WEEK FIFTY-NINE – Eduardo Paolozzi/ David Mach

>> Eduardo Paolozzi

David Mach <<

Sir Eduardo Paolozzi                       David Mach

Scotia Extremis has featured art and artists several times, but this pairing focuses on the art of two contemporary individuals differing somewhat in style. Eduardo Paolozzi was Leith-born from Italian parentage during the mid-1920s and began his studies at Edinburgh College of Art. Despite working in several media during his career – mosaic, stained glass and even an LP cover – it’s his imposing statues which stay in the memory. Distinctive and compelling, they mix elements of cubism and surrealism with a more traditional representational style, and foreshadow the ‘Pop Art’ movement of the 1950s and 60s. His statue of Newton in the courtyard of the British Library is considered a modern classic, and his work is scattered across the UK and beyond. Arguably Paolozzi’s successor, David Mach is equally distinctive in output and ethos. Hailing from Fife and a product of the Duncan of Jordanstone College of Art in Dundee, Mach is known for his strong, bold works using everyday objects – matches, tyres, coat hangers, bricks. His work often has a ‘performance’ element, with some of his matchhead sculptures being set on fire as part of the artistic process. Though both sculptors have a recognisable style and a distinctive canon of work, they represent different philosophies; Paolozzi the muscular, imposing urban edifices that speak of power and industry, Mach the quirky collages of the mundane and commonplace that reveal a re-ordering of the world.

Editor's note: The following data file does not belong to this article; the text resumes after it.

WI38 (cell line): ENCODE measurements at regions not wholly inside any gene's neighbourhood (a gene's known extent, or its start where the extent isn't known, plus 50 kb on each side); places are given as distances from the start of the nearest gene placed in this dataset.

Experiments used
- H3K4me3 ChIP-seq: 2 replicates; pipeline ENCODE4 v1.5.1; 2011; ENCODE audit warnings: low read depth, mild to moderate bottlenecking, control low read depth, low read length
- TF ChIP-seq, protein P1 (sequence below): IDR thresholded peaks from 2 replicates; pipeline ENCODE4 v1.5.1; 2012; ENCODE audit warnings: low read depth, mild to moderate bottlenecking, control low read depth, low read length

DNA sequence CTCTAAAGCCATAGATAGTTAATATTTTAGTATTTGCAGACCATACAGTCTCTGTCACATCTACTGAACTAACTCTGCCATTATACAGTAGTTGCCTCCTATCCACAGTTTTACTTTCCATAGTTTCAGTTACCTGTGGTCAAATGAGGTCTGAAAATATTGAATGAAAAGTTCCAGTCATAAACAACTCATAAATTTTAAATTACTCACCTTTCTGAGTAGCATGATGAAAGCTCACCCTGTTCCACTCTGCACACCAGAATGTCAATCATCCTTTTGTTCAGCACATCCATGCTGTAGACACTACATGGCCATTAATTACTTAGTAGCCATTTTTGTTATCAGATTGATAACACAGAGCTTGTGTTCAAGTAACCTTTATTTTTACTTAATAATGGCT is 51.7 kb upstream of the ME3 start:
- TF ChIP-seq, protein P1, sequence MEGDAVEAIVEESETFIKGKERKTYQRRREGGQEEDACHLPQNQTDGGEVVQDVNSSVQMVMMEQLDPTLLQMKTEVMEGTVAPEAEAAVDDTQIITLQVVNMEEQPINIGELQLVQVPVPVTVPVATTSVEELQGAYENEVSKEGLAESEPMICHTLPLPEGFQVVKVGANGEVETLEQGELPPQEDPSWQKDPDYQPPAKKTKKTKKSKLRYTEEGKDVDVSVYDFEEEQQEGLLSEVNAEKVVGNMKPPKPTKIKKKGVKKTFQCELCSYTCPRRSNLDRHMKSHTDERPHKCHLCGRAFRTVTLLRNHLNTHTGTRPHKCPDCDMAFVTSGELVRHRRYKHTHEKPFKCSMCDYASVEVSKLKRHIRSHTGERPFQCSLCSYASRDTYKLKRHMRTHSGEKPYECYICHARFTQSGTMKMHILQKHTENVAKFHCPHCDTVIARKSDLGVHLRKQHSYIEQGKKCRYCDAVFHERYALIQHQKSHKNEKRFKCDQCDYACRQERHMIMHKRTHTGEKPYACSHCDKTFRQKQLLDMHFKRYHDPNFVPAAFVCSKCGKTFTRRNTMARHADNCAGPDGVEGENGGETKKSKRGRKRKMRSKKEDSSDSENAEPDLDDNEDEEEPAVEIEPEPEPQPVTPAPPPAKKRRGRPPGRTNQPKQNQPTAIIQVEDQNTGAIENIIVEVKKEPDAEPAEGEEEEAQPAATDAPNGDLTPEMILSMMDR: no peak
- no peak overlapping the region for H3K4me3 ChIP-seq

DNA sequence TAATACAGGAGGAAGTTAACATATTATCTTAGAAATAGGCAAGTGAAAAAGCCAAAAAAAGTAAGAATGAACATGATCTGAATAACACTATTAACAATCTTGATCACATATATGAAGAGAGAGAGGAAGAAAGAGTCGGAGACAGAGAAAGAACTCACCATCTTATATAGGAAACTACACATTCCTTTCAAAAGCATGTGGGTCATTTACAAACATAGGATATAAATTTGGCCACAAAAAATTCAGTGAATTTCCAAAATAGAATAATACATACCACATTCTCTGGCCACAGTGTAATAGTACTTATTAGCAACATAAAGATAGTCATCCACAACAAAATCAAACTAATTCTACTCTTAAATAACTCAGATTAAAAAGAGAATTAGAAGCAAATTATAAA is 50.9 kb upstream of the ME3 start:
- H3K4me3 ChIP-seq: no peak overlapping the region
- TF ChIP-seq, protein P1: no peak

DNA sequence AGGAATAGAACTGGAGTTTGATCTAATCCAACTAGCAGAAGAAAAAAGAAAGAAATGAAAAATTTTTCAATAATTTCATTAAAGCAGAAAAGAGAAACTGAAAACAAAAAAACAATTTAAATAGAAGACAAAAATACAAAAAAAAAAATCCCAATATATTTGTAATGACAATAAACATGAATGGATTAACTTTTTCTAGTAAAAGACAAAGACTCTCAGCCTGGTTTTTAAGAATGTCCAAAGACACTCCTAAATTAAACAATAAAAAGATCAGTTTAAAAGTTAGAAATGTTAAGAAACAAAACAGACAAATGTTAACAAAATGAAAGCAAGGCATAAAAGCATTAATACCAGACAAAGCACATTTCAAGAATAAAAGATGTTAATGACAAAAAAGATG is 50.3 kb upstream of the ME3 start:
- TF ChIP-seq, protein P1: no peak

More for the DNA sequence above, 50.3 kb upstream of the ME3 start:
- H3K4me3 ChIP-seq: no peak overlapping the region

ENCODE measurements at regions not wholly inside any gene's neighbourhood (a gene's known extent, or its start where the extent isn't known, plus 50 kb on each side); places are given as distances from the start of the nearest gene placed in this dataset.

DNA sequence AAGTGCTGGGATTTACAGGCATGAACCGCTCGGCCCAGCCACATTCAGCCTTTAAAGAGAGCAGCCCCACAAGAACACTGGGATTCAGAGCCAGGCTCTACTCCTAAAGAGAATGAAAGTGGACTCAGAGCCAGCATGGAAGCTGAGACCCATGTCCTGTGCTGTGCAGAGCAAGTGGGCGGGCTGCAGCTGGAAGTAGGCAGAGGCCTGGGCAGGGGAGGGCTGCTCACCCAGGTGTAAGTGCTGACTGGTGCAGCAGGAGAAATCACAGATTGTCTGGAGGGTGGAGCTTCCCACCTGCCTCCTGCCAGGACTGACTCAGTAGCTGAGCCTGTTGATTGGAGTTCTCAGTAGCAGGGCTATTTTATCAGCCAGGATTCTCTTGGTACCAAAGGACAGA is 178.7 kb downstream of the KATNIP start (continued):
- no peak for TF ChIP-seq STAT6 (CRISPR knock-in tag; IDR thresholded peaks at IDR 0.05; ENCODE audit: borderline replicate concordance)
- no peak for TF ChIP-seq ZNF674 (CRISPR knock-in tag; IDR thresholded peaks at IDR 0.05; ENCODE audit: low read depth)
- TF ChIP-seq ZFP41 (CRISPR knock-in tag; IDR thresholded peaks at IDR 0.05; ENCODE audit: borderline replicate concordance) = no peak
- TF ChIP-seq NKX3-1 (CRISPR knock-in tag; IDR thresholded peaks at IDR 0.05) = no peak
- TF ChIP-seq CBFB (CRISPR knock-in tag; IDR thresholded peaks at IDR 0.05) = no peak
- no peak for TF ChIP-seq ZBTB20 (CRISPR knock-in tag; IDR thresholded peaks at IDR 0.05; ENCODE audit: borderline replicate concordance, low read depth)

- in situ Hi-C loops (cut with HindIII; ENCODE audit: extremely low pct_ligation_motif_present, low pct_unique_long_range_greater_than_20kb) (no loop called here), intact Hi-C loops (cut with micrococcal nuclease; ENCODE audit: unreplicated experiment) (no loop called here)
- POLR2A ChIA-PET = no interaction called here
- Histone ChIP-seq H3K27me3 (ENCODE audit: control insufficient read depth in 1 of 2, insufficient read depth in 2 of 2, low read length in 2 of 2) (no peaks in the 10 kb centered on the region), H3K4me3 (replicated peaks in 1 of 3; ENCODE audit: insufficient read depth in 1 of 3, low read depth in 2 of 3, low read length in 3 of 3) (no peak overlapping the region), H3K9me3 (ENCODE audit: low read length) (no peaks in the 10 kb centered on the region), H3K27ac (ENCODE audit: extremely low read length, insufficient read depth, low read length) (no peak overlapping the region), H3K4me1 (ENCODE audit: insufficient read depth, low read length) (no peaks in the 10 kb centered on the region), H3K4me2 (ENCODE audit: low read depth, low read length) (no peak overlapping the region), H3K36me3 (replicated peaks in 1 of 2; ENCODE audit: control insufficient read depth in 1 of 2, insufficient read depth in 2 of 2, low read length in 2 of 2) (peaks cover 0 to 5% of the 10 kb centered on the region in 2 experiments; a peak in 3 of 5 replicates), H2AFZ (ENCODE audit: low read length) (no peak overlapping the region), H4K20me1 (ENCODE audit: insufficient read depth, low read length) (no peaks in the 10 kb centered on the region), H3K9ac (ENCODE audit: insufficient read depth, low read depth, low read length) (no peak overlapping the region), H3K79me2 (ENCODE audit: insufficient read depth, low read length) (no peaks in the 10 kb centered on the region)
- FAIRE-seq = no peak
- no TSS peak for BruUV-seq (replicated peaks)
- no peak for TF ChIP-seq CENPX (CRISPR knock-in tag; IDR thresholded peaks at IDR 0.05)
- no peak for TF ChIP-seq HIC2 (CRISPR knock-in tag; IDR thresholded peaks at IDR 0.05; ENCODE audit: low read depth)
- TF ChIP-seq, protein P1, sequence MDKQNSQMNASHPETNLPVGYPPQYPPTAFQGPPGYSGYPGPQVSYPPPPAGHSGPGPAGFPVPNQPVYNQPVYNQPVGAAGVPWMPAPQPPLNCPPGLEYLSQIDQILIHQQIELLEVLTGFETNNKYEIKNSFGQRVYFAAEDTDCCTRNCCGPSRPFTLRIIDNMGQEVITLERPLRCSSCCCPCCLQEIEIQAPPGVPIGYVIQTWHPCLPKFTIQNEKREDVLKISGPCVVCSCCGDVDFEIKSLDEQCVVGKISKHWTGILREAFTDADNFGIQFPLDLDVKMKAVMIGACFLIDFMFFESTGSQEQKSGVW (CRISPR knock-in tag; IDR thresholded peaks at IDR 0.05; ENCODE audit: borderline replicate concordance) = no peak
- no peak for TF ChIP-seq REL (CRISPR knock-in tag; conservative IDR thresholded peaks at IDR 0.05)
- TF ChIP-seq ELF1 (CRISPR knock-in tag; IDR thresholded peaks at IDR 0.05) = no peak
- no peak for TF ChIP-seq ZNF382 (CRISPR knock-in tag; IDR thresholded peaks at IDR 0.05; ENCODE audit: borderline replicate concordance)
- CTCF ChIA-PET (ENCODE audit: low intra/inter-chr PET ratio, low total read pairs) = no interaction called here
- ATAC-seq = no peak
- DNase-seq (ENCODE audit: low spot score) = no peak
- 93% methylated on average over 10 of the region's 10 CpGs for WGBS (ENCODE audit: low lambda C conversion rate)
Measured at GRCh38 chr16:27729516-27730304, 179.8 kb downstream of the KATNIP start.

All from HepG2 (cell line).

Millennium Window
by Marjorie Lotfi Gill

“I have been paying particular attention to the idea of reflecting deep religious experiences objectified or even immortalised in shapes and colour.” –  Sir Eduardo Paolozzi, 23 March 1999, on his Millennium Window in St Mary’s Cathedral, Edinburgh

If colour is language
            place the autumn requiem of leaves
beside their honeydewed rebirth,
            the speckled ink of midnight
alongside the pitted skin of winter daylight,
            the clear brine drawn back to sea
next to its return in milky foam;
            whatever the hue, the eye
will see the arc in between.

And for man, the body fallen apart
            and reassembled back into a form
of itself, the five digits of hands
            or feet, the same and different;
after the first break of childhood each
            works to make up the whole
of their cobbled parts,  hide
            the cinemagraph between the purity
of our landing, and what is left.

Kneel to pray: the lines cutting across
            palms aligned, mirror images,
equal and not equal, and with closed eyes
            read the garnet map of the body’s
inner workings, as the geometry of colour,
            both message and memoir,
flickers on the slabs below.

 

 

David Mach
by Robin Cairns

He’s another of them artists fascinated with the faither who did his dogged duty
At some Fife factory making massive, massive … whatevers
(I can’t remember what he made exactly – but they’d be massive ones)